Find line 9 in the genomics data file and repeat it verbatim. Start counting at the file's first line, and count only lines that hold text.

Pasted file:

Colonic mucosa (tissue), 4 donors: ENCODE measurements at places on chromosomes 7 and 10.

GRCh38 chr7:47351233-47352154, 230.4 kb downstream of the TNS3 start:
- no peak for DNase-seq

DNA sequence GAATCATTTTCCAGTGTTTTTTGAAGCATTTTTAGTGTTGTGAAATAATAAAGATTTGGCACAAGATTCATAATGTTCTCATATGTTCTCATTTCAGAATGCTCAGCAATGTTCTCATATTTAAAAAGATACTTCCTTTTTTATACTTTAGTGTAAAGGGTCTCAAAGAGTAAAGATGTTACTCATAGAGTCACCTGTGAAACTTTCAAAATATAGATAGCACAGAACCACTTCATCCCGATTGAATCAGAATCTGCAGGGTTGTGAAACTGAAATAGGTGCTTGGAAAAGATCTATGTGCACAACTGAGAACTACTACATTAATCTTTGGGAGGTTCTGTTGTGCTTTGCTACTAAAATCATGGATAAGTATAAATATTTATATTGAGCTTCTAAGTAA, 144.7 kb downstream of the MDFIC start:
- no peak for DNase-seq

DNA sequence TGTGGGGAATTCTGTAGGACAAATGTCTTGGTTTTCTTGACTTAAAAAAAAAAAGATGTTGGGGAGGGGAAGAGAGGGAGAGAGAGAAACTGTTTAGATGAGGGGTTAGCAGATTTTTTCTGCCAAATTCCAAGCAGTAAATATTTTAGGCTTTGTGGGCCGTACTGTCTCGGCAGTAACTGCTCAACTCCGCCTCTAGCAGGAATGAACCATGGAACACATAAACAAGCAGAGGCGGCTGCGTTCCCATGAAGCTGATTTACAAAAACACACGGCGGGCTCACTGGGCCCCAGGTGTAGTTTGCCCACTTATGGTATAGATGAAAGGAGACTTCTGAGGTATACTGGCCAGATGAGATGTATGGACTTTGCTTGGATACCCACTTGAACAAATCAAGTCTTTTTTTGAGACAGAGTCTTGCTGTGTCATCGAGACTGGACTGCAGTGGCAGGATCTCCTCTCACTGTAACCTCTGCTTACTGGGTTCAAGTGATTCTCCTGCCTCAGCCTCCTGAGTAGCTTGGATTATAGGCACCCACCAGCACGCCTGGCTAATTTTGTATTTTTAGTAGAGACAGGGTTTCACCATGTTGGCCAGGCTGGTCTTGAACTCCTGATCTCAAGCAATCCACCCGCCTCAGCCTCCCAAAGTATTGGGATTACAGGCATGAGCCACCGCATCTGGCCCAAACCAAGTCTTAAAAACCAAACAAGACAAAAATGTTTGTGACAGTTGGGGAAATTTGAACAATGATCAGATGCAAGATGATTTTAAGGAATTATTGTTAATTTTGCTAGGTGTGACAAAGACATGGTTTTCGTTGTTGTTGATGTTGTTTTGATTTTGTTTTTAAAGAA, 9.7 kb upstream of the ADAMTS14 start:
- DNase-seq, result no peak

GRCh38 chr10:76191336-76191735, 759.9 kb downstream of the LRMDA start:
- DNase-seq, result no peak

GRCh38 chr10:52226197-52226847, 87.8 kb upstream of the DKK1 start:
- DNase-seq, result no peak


- DNase-seq, result no peak